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The 1988 annual meeting of the American Association for the Advancement of Science confirmed one long.standing suspicion about the association: there’s no staff meteorologist. After subjecting participants to subzero cold and Lake Michigan’s 15-foot waves at last year’s bash in Chicago. AAAS this year decided to take on a howling storm that dropped a foot of snow on Boston. Nevertheless, the SCIENTIST's staffers overcame a closed Logan Airport to bring you the following report

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Ban Doctorates 'By the Pound'

By | March 7, 1988

Alongside triviality, unoriginality and, nowadays, dishonesty, one attribute for which journal editors are particularly vigilant in papers is obesity. Some research reports are, of course, necessarily bulky documents. This is especially true in fields such as high energy physics, where a collaboration of several dozen physicists and machine staff may be necessary to describe the design, outcome and analysis of experiments that take many months. At the other end of the scale, few if any worthwh

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Campaign ' 88

March 7, 1988

Michael Dukakis Governor of Massachusetts since 1982 and from 1974 to 1978. When U.S. presidential candidates take to the stump, science and technology policy is not among the principal topics they address. Press them about specific proposals-whether they would reinstitute the President's Science Advisory Committee, for example, or how they would pay for a space station or for sequencing the human genome-and many veer off into abstractions. While they may be more comfortable talking abou

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Dos and Dont's of Vita Preparation

By | March 7, 1988

{WantNoCacheVal} Dos and Dont's of Vita Preparation DO: List every dollar you have raised by grants, scholarships, gifts and endowments. Include teaching awards you have won Check with your references before including their names on your vita. DON'T Have your vita prepared by a professional printer. List your hobbies. Try to give the impression that you have written more papers than you have read.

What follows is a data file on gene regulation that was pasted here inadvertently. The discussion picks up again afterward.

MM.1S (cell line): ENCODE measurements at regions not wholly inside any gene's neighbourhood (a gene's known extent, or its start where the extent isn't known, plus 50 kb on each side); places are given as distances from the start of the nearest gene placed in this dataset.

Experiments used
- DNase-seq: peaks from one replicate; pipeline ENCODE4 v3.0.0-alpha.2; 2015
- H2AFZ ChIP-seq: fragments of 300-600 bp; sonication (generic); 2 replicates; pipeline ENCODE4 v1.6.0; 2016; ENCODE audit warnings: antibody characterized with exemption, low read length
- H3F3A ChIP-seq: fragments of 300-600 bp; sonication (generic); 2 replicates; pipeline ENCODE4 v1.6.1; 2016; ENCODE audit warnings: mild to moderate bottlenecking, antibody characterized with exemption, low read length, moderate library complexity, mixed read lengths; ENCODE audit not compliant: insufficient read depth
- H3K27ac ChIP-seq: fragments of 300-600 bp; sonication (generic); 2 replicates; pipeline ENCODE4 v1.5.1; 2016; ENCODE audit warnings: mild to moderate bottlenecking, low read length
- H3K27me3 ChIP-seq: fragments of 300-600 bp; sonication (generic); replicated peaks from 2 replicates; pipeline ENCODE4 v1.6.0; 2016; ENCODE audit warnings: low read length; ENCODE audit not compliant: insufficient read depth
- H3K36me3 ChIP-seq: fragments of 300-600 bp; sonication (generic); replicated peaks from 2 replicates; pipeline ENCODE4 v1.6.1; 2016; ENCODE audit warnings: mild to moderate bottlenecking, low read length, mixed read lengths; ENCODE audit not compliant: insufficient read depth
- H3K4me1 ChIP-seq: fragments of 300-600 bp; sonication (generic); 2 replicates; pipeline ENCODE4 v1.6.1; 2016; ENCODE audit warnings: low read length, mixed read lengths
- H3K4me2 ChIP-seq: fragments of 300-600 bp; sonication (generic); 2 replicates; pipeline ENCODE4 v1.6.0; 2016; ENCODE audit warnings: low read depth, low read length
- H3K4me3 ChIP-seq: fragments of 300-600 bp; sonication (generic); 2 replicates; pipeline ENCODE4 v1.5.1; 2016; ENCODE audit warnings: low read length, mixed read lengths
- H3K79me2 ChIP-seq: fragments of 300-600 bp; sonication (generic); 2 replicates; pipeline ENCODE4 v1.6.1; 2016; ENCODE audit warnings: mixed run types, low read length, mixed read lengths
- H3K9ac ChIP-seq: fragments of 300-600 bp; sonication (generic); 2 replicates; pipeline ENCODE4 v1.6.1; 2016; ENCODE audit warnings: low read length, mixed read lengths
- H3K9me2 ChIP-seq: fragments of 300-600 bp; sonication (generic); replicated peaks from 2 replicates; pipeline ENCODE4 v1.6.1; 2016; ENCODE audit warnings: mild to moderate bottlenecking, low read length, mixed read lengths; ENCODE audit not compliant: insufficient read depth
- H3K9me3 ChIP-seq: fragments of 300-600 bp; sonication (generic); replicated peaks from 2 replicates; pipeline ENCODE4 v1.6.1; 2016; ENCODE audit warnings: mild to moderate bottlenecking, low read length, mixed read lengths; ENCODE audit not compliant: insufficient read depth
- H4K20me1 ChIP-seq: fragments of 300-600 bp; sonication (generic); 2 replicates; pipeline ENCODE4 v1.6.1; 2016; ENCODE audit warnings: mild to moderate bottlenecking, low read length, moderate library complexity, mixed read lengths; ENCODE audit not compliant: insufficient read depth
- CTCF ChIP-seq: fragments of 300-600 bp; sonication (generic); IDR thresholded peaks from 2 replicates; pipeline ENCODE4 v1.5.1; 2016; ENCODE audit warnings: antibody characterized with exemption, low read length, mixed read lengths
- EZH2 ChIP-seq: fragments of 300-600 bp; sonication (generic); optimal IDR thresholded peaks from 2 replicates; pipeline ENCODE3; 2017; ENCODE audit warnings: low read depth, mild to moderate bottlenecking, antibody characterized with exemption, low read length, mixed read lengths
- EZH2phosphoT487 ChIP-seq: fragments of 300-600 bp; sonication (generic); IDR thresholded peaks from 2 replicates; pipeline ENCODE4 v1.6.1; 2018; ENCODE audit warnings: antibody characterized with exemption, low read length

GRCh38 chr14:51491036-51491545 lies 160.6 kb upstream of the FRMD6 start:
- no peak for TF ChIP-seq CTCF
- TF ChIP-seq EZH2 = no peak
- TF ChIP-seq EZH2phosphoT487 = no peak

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Energy Dept. Faces Battle on SSC

By | March 7, 1988

WASHINGTON-A $363 million request for the Superconducting Supercollider, part of the Department of Energy's proposed research budget, faces an uncertain future in Congress. DOE officials will face some tough questions on the SSC at hearings later this week, said Edd Nolan, an aide to Rep. Tom Bevill (D-Ala.), chairman of the House appropriations subcommittee on energy and water. Bevill "doesn't know where the money is going to come from," said Nolan. The new proposal would consume one-fift

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Filing by Modem

By | March 7, 1988

{WantNoCacheVal} Filing by Modem Clearly we are heading toward the day when you’ll be able to file your tax return with IRS Already this year there are pilot projects allowing large professional preparers to supply returns in this manner. It’s safe to predict that within about five years, you’ll be able to submit returns by modem if you have a program like one of those reviewed here. —B.S.

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Forums to Address Role of Editors

By | March 7, 1988

WASHINGTON-Scientists have begun to consider changes in fundamental publication and research practices in the wake of several well-publicized cases of research misconduct. Panel Backs Journal Retractions Medical journals should print retractions of questioned or fraudulent research even if the lead author or co-authors have not submitted or approved such statements said a top official of the International Committee of Medical Journal Editors. "Journal editors have a responsibility to keep

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Germans Fault Bigger Space Budget

By | March 7, 1988

WEST BERLIN—West German scientists appear to be increasingly unhappy with their government’s decision to boost spending on space research at the expense of fundamental science. The Fraunhofer Society for the Promotion of Applied Research, the principal state organization funding applied sciences, has come out against the 16 percent increase for space planned in the country’s 1988 R&D budget. It echoes earlier criticism from the Max Planck Society, which is devoted to basic

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Happenings

March 7, 1988

PEOPLE DEATHS AWARDS SCIENCE ARCHIVE Three MIT scientists, Robert Horvitz, Richard O. Hynes and Susumu Tonegawa, have been appointed Howard Hughes Medical Institute investigators as part of a new long-term collaborative agreement to conduct biomedical research at MIT. HHMI will help fund the research and will donate $15 million toward the construction of a new MIT research facility. Caroline L. Herzenberg, Argonne National Laboratory, became president of the national Association fo

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Journals Slow to Retract Slutsky Research Errors

By | March 7, 1988

SAN DIEGO-Three U.S. journals still have not published retractions or clarifications on nine articles by Robert A. Slutsky that 18 months ago were declared fraudulent or questionable. One small journal is waiting for its publishing house to obtain permission from Slutsky. A second publication has withdrawn only research retracted by Slutsky himself. The third journal has printed no corrections because neither Slutsky nor his co-authors have requested retractions. All said they feared litigat

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